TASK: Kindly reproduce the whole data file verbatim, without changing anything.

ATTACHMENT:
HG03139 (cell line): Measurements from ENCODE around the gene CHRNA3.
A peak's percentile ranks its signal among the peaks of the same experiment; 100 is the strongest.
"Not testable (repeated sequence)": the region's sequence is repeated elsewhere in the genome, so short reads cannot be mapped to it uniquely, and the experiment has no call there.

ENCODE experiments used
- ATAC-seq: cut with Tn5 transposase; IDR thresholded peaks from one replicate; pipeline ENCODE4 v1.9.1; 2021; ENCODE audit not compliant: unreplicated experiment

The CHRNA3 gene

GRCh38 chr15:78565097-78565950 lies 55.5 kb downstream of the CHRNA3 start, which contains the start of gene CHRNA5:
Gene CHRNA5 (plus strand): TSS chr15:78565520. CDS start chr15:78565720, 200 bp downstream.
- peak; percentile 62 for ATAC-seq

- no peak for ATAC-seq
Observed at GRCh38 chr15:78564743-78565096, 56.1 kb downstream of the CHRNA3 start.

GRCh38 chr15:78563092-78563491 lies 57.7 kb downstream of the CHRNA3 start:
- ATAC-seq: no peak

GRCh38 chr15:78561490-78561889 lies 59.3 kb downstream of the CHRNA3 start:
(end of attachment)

HG03139 (cell line): Measurements from ENCODE around the gene CHRNA3.
A peak's percentile ranks its signal among the peaks of the same experiment; 100 is the strongest.
"Not testable (repeated sequence)": the region's sequence is repeated elsewhere in the genome, so short reads cannot be mapped to it uniquely, and the experiment has no call there.

ENCODE experiments used
- ATAC-seq: cut with Tn5 transposase; IDR thresholded peaks from one replicate; pipeline ENCODE4 v1.9.1; 2021; ENCODE audit not compliant: unreplicated experiment

The CHRNA3 gene

GRCh38 chr15:78565097-78565950 lies 55.5 kb downstream of the CHRNA3 start, which contains the start of gene CHRNA5:
Gene CHRNA5 (plus strand): TSS chr15:78565520. CDS start chr15:78565720, 200 bp downstream.
- peak; percentile 62 for ATAC-seq

- no peak for ATAC-seq
Observed at GRCh38 chr15:78564743-78565096, 56.1 kb downstream of the CHRNA3 start.

GRCh38 chr15:78563092-78563491 lies 57.7 kb downstream of the CHRNA3 start:
- ATAC-seq: no peak

GRCh38 chr15:78561490-78561889 lies 59.3 kb downstream of the CHRNA3 start: